Goudy Two Shoes is a digitization and expansion of a 1970s type called Goudy Fancy, which originated with Lettergraphics as a film type, then was released into the dry transfer (rub-on) arena, where it became really popular.
Guillotine is inspired by an uncredited early 1970s film face called Rhythm Bold. While the original film type had plenty of round forms that were uneven and somewhat badly drawn to fit within the overwhelming pop wave of the time, this digital incarnation disposes of all curves, relies on a much sharper grid, and adheres to specific parameters of stroke widths and angles.
Fore is a fresh spin on fat display letters, with a tinge of Japanese techno design. Its unicase construct gives it a very flexible nature, which makes it very appealing to typographers who care about having alternative choices within the same alphabet. Comes in two variants, a regular and a delightfully attractive shadow.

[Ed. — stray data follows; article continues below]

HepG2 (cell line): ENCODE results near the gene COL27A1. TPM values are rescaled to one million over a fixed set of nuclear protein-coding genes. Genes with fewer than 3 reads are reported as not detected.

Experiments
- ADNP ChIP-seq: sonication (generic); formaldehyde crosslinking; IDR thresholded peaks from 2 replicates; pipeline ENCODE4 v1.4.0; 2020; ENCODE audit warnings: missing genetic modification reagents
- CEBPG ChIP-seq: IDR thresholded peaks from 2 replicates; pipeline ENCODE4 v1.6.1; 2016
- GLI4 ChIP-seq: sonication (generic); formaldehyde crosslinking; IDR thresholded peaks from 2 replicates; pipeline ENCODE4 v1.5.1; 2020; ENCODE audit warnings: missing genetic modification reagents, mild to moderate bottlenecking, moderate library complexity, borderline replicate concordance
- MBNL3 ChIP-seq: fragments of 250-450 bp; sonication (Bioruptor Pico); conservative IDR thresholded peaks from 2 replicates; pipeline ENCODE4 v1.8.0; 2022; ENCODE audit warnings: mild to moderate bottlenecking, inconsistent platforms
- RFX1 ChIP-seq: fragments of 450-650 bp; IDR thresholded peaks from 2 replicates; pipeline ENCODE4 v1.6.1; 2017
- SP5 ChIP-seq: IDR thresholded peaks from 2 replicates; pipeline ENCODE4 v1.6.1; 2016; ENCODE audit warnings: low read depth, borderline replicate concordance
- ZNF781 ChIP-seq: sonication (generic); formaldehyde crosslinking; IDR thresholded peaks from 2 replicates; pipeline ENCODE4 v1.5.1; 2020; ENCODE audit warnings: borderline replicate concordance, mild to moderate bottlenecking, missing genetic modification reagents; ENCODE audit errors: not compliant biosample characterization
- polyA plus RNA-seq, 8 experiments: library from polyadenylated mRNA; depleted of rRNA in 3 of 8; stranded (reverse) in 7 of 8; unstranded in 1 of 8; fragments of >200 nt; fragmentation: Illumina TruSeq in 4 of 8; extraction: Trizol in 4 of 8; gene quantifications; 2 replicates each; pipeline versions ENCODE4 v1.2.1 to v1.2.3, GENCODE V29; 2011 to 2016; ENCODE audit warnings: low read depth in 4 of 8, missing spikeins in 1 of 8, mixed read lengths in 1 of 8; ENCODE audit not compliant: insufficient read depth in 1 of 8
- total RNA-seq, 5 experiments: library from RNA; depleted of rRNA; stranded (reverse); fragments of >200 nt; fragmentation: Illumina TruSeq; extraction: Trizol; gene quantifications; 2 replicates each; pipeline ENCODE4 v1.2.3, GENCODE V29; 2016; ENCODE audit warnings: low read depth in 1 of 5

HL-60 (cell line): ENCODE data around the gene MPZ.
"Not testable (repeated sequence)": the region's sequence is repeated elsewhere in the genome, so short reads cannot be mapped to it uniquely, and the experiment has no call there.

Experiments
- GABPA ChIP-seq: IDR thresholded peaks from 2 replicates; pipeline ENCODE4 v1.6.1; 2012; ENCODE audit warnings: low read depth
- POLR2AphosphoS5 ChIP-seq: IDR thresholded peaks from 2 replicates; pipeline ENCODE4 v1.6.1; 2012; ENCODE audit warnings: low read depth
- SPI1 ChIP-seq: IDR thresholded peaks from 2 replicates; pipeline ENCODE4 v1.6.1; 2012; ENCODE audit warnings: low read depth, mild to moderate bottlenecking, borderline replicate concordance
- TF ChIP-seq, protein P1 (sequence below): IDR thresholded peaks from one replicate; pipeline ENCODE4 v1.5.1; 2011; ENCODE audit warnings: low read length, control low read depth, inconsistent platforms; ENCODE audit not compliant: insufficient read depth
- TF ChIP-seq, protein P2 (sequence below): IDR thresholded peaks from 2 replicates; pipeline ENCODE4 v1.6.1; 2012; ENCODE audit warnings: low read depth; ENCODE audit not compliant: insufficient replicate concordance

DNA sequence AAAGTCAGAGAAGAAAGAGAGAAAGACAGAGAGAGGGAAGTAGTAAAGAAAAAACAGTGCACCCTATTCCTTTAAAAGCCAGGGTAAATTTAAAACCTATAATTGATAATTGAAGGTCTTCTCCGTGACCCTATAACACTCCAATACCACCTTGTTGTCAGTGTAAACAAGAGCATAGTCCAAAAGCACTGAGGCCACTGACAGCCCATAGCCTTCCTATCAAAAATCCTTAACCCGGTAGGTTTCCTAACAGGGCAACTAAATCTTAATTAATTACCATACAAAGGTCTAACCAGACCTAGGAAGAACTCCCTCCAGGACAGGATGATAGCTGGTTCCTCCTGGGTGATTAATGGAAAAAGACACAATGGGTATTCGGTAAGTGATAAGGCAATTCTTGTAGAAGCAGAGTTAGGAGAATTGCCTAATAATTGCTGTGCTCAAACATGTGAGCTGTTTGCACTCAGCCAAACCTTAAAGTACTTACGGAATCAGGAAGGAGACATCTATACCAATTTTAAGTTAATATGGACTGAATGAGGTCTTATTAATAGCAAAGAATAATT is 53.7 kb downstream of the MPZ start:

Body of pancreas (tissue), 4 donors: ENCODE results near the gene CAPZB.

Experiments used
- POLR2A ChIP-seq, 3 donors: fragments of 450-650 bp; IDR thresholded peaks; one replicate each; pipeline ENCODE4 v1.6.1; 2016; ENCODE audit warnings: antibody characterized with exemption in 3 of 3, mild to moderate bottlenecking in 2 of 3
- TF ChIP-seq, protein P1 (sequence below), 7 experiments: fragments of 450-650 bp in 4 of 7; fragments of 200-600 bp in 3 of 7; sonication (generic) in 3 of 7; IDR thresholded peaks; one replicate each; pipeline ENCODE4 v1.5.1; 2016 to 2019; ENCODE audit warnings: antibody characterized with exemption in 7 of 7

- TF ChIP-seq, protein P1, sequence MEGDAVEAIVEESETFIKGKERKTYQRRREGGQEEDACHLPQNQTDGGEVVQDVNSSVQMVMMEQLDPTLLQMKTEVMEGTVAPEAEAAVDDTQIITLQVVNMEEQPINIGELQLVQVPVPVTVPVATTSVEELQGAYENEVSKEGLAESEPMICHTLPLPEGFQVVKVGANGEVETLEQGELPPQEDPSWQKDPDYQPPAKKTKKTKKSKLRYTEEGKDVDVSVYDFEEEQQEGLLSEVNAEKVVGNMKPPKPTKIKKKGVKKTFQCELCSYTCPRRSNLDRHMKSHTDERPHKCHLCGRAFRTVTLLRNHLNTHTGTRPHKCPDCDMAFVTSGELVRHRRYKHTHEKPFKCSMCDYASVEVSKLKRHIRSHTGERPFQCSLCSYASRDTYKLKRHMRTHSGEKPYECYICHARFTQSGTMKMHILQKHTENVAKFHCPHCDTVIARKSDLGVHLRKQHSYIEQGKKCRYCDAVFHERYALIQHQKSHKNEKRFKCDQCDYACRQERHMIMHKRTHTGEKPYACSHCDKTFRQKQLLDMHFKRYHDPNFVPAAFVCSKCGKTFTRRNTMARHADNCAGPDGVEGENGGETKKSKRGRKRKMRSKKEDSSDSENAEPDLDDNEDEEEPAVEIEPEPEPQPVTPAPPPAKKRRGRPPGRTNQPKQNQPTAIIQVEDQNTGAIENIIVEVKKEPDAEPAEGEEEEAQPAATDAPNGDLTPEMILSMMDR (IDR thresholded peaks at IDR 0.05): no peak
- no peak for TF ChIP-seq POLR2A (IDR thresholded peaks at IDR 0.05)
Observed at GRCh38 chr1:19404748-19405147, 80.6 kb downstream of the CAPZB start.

Whether with pen on paper, or in digital, realistically connecting vertical handwriting is never an easy task to accomplish.
Initially designed in the early-to-mid 1950s, Filmotype Quiet was among the first of its Novelty font designs.
Remastered and expanded from the original source, Filmotype Quiet includes a full international character compliment, automatic fractionals, ordinals, and a suite of period appropriate alternate forms in dynamic OpenType format.
Initially offered in the late 1960s, Filmotype Escort was released nearly 15 years after the introduction of Filmotype Giant at the request of Filmotype customers unable to oblique the Filmotype Giant font on their Filmotype machines.
Mullen Hand is the fresh digitization and expansion of a Jerry Mullen metal typeface called Repro, originally published by ATF in 1953.